A price is so much more than just a number. And finding that right number isn’t simple math. There’s also some art and science to it.
At the moment I’m writing this – in September 2014 – I actually haven’t decided on the best price for the premium My Brush Betty cleaning kit and her family of products. That’s because it’s a critical and difficult decision, and I honestly haven’t made up my mind.
First of all, did you know that through most of history, price was negotiated between the buyer and seller directly? Setting a common price for all is more of a modern invention. And while it’s certainly easier than negotiating individually with a bunch of people one by one, it also comes with plenty of complications.
Your price (obviously!) has to cover the costs of making, selling and delivering your product or service. But it also has to be high enough to leave something left over to put back into the business to keep giving it forward momentum. In addition to paying yourself.
So, one of the basic challenges of setting a price is this: You need to make sure you set the price high enough so that your gross profit (revenue minus costs of goods sold, such as manufacturing and packaging) is high enough to cover your operating expenses (things like legal bills for patent applications, graphics, website design, etc.) and leave enough cash on hand to do things such as buy more inventory and deal with surprises or things you didn’t plan for – or maybe didn’t plan enough for. (P.S. There are always incidental surprises).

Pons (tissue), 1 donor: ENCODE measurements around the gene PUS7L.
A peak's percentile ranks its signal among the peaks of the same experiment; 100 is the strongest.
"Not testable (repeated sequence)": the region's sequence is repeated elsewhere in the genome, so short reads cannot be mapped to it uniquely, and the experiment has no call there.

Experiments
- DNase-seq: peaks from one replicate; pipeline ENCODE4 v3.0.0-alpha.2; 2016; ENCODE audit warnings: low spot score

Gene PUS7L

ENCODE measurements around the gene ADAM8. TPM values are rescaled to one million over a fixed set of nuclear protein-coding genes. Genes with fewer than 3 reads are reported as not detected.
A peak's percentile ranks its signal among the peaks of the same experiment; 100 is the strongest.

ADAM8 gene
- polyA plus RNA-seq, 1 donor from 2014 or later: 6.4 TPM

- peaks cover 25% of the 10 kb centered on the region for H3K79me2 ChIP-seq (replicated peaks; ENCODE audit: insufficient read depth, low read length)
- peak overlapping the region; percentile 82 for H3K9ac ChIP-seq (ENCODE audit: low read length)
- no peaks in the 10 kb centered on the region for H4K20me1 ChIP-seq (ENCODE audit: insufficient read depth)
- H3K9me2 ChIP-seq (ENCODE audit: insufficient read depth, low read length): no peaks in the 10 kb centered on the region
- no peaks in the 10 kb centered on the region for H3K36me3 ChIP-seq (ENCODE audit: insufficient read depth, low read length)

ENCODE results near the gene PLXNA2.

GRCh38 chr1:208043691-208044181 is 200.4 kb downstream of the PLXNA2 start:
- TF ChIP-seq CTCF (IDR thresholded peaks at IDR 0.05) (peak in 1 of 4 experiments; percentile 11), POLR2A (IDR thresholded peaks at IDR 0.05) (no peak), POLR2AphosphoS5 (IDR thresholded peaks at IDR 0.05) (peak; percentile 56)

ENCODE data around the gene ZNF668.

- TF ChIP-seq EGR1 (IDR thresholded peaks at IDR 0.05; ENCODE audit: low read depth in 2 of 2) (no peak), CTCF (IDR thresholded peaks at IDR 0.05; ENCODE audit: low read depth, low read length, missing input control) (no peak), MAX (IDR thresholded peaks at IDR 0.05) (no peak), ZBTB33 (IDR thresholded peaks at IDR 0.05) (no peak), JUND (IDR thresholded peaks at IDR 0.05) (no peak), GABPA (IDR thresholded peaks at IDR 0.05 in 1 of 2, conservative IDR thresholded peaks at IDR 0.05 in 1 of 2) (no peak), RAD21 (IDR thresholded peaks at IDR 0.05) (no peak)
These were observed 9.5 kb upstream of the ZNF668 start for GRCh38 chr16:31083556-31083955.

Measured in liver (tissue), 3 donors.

Price can also be psychological, so setting the price can cause people to make judgments about the product itself, about whether it’s a premium product or a trendy piece of junk. There are also lots of little pricing conventions in the marketplace that signal psychological clues to us, too. Did you ever notice, for example, that discount stores often end their prices in .99 or .95? In luxury stores, they usually go with even numbers and don’t even list cents at all. The price is just stated simply and cleanly: $60 or $750. Generally speaking, even-number pricing (versus odd-number pricing) is definitely viewed as premium pricing.
Assessing the Competition